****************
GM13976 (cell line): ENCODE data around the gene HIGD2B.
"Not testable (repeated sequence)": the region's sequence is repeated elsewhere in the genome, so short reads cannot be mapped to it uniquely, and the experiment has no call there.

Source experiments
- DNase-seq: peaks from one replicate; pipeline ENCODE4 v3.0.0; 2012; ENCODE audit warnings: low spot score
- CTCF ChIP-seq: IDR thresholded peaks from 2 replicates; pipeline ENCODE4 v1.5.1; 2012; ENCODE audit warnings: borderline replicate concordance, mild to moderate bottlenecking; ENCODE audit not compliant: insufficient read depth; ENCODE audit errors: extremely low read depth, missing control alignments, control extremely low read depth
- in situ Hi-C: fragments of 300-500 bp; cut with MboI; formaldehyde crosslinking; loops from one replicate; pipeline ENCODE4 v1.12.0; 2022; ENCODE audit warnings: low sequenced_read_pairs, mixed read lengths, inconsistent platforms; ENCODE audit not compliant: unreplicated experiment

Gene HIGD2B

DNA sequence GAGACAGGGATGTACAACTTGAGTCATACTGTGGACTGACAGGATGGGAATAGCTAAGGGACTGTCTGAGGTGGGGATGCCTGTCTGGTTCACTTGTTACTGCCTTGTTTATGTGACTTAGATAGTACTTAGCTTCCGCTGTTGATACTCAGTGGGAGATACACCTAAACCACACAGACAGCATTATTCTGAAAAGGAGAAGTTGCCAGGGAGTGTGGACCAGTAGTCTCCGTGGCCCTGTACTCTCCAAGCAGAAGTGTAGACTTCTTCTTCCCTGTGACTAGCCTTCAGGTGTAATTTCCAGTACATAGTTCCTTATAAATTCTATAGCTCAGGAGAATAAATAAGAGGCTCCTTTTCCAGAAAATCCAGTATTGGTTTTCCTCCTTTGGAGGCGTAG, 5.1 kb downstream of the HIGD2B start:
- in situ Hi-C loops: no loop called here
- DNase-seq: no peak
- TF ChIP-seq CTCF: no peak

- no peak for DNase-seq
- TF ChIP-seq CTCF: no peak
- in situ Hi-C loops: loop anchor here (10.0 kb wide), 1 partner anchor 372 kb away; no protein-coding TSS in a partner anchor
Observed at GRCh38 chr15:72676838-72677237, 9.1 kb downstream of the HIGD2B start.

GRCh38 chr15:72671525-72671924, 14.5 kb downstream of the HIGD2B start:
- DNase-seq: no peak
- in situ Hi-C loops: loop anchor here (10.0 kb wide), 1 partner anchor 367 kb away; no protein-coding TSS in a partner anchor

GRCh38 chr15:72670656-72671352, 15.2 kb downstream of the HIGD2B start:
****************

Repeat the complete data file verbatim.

GM13976 (cell line): ENCODE data around the gene HIGD2B.
"Not testable (repeated sequence)": the region's sequence is repeated elsewhere in the genome, so short reads cannot be mapped to it uniquely, and the experiment has no call there.

Source experiments
- DNase-seq: peaks from one replicate; pipeline ENCODE4 v3.0.0; 2012; ENCODE audit warnings: low spot score
- CTCF ChIP-seq: IDR thresholded peaks from 2 replicates; pipeline ENCODE4 v1.5.1; 2012; ENCODE audit warnings: borderline replicate concordance, mild to moderate bottlenecking; ENCODE audit not compliant: insufficient read depth; ENCODE audit errors: extremely low read depth, missing control alignments, control extremely low read depth
- in situ Hi-C: fragments of 300-500 bp; cut with MboI; formaldehyde crosslinking; loops from one replicate; pipeline ENCODE4 v1.12.0; 2022; ENCODE audit warnings: low sequenced_read_pairs, mixed read lengths, inconsistent platforms; ENCODE audit not compliant: unreplicated experiment

Gene HIGD2B

DNA sequence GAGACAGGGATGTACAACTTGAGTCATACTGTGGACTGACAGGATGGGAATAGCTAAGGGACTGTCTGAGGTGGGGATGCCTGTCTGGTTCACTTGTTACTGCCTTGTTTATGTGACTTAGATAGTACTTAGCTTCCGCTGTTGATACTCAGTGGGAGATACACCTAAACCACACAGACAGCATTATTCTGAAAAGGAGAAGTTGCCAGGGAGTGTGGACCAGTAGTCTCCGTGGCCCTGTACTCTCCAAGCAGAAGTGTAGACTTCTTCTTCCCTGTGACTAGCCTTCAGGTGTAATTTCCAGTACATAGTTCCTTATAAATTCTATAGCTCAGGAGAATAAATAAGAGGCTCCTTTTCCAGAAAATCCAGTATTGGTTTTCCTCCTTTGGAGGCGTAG, 5.1 kb downstream of the HIGD2B start:
- in situ Hi-C loops: no loop called here
- DNase-seq: no peak
- TF ChIP-seq CTCF: no peak

- no peak for DNase-seq
- TF ChIP-seq CTCF: no peak
- in situ Hi-C loops: loop anchor here (10.0 kb wide), 1 partner anchor 372 kb away; no protein-coding TSS in a partner anchor
Observed at GRCh38 chr15:72676838-72677237, 9.1 kb downstream of the HIGD2B start.

GRCh38 chr15:72671525-72671924, 14.5 kb downstream of the HIGD2B start:
- DNase-seq: no peak
- in situ Hi-C loops: loop anchor here (10.0 kb wide), 1 partner anchor 367 kb away; no protein-coding TSS in a partner anchor

GRCh38 chr15:72670656-72671352, 15.2 kb downstream of the HIGD2B start: